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(Z1) Bearish Trend Condition


(Z1) Bearish Price Sequence


(Z1) Off Recent Highs


(Z1)‌‌ Support Appears Exposed

--Significant Impact From Harvey, Irma in 3 Districts
--Input Costs Rising; Pass-Through To Selling Prices Still 'Limited'
--Labor Markets Tight; Wage Pressures Rising in Particular Industries
By Jean Yung     
     WASHINGTON (MNI) - A destructive hurricane season caused 
significant disruptions along the Gulf Coast and the southeastern United 
States but businesses remained optimistic about growth over the medium 
term, the latest Federal Reserve Beige Book survey showed Wednesday. 
     Despite "major disruptions" from Hurricanes Harvey and Irma in the 
Richmond, Atlanta and Dallas districts, contacts from all 12 Fed banks 
reported modest or moderate economic growth in September and early 
October, same as the previous period, the Beige Book said. 
     Most businesses in the affected districts said they did not expect 
a significant long-term impact but that labor shortages in already-tight 
job markets may become more acute as the recovery effort continues. 
     The survey -- which informs the Federal Open Market Committee at 
its Oct. 31-Nov. 1 meeting -- was conducted by the Minneapolis Fed 
before Oct. 6. 
     With all districts reporting favorable growth conditions, the 
survey signals the economy remains on a path of expansion in line with 
expectations among Fed policymakers. Many officials have said it would 
be appropriate to raise the fed funds rate once more before the end of 
the year barring any negative economic shocks, and market expectations 
are centering on the December FOMC meeting as the likely venue for the 
     Manufacturing activity continued to grow in most districts along 
with nonfinancial services, the survey said. Retail spending rose slowly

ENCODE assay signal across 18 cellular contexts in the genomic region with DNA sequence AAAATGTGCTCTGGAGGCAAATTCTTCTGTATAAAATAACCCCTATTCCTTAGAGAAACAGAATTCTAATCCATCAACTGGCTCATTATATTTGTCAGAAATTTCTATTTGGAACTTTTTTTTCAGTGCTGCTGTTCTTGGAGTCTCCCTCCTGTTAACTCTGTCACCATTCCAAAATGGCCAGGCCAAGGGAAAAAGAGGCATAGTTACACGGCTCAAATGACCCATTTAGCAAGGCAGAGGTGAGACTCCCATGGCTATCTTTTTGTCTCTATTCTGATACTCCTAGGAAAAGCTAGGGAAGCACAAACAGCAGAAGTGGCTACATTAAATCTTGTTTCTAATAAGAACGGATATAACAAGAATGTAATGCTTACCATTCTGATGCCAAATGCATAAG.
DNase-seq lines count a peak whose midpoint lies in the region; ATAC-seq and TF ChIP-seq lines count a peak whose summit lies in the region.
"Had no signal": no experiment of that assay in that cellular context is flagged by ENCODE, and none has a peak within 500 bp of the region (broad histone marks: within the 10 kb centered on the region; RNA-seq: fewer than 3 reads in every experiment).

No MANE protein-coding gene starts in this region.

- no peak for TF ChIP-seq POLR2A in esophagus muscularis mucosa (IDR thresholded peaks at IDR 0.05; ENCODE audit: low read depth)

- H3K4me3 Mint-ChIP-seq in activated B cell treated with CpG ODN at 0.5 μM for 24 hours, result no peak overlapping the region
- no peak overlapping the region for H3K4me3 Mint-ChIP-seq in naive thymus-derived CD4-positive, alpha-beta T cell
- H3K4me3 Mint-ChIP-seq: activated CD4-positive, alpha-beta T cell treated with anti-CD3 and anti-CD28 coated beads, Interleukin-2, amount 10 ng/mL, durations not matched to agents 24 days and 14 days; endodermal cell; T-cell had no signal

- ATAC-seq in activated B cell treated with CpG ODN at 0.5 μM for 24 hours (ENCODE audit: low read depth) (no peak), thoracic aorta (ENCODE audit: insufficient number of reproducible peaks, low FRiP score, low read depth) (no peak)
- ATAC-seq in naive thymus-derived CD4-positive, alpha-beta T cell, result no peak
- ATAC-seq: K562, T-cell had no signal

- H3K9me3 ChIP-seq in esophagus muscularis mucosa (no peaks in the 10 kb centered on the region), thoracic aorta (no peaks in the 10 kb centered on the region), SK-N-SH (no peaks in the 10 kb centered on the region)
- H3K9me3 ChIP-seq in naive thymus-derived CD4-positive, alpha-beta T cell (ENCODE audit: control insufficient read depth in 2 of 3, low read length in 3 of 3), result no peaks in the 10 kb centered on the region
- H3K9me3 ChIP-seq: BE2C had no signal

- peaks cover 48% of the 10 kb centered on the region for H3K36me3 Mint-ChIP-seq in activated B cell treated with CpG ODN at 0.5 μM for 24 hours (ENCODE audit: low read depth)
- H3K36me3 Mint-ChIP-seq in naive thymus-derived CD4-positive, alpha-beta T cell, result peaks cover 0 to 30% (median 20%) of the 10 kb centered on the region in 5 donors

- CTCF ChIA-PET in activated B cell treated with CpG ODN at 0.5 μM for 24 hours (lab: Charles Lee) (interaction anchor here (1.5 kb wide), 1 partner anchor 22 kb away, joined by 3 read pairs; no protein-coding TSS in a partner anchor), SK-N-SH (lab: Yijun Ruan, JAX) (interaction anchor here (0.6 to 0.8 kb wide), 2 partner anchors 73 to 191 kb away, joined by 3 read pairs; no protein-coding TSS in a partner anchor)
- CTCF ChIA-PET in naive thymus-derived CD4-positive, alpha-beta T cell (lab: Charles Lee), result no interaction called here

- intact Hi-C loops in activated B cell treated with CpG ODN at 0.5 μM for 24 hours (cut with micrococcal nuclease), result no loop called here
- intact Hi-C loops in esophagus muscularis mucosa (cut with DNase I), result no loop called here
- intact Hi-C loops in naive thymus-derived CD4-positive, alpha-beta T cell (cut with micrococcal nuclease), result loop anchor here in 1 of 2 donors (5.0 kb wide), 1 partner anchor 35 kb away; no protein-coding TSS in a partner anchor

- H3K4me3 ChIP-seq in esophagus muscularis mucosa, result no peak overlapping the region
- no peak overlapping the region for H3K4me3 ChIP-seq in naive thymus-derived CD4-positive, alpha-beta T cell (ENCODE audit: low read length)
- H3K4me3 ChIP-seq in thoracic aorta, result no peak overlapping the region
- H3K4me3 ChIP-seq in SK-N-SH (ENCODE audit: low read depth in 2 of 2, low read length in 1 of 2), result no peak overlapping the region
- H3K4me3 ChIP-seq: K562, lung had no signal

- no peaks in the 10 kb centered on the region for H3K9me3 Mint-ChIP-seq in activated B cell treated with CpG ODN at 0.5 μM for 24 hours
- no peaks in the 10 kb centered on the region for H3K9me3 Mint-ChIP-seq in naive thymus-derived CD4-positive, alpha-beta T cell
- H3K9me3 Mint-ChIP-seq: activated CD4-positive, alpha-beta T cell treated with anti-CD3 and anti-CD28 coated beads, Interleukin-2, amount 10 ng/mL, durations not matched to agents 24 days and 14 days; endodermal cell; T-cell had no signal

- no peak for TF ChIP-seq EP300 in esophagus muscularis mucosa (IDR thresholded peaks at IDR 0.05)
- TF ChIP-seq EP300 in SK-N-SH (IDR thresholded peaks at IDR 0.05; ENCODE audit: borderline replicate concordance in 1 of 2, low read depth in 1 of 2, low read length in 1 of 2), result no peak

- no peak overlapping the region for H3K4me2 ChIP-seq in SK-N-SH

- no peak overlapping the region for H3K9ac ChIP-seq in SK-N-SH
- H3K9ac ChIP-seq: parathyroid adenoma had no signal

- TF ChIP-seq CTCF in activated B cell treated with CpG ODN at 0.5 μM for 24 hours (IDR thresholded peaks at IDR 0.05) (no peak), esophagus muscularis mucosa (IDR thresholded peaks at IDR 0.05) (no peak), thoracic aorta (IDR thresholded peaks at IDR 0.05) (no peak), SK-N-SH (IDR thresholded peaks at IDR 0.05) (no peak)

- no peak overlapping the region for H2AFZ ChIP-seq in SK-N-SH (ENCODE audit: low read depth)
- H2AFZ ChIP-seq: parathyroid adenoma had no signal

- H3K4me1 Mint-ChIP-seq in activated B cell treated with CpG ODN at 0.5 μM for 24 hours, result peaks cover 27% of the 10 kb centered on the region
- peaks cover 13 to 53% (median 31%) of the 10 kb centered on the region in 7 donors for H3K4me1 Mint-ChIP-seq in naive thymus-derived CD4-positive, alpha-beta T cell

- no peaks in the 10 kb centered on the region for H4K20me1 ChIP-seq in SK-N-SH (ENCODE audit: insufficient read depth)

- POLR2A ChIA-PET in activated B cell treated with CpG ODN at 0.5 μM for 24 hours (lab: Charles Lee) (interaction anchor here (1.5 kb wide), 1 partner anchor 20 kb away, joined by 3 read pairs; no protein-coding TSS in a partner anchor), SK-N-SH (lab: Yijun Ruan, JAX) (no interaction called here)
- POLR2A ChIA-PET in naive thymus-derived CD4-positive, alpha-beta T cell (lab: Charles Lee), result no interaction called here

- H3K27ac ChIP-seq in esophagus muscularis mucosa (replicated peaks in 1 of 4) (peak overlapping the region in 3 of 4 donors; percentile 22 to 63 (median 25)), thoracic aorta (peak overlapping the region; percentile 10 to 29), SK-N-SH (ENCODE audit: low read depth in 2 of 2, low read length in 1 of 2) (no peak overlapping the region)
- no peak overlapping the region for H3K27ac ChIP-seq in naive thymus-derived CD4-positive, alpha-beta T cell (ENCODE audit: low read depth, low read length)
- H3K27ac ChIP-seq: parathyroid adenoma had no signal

while auto sales and tourism increased. Both commercial and residential 
real estate construction rose and loan demand was stable to modestly 
     However, price pressures "remained modest" since the previous 
report with several districts noting increased manufacturing input costs 
"weren't passed through to selling prices."
     The hurricanes lifted some prices more rapidly, particularly in the 
transportation, energy and construction materials sectors, the survey 
said. Supply-chain disruptions drove some raw material prices higher in 
the Richmond district while construction businesses in the Atlanta Fed 
district said they expected already-rising costs to increase 
significantly due to rebuilding efforts. 
     Policymakers have said they expect the storms to drive inflation 
higher but that the effect would be temporary. The lack of broader 
pricing pressures are of bigger concern for them as they weigh a third 
rate hike this year. 
     The survey noted "widespread labor tightness" but that the majority 
of district reported "only modest to moderate wage pressures." However, 
there were signs of stronger pressures in certain sectors such as 
transportation and constructions, as well as reports of a growing use of 
nonwage compensation such as sign-on bonuses and overtime to attract and 
retain workers, the survey said.  
     A chamber of commerce executive in the Cleveland Fed district said 
firms are incentivizing workers with bonuses and higher wages in order 
to avoid turnover, which has resulted in the narrowing the gap between 
low- and middle-wage workers, the survey said. 
     Businesses continued to cite difficulty in filling positions at a 
range of skill levels. Growing demand for transportation services was 
pushing up wages for truckers even as companies struggled to find 
drivers, several Fed districts reported. 
     In the San Francisco district, labor shortages and increased unit 
labor costs in the agriculture sector "fueled investments in automated 
technology," the regional Fed bank reported. Technological gains and 
favorable tax conditions also spurred investment in entertainment 
services while investments in cloud computing and data analytics boosted 
sales at large technology companies in the district. 
     Districts hit hard by the hurricanes reported concern over 
skilled-worker shortages and increases in labor costs in the aftermath 
of the storms. In the Dallas district, where the manufacturing sector 
reported robust expansion, some firms said difficulty finding workers 
was impeding their growth. 
--MNI Washington Bureau, +1 202-371-2121; email: 
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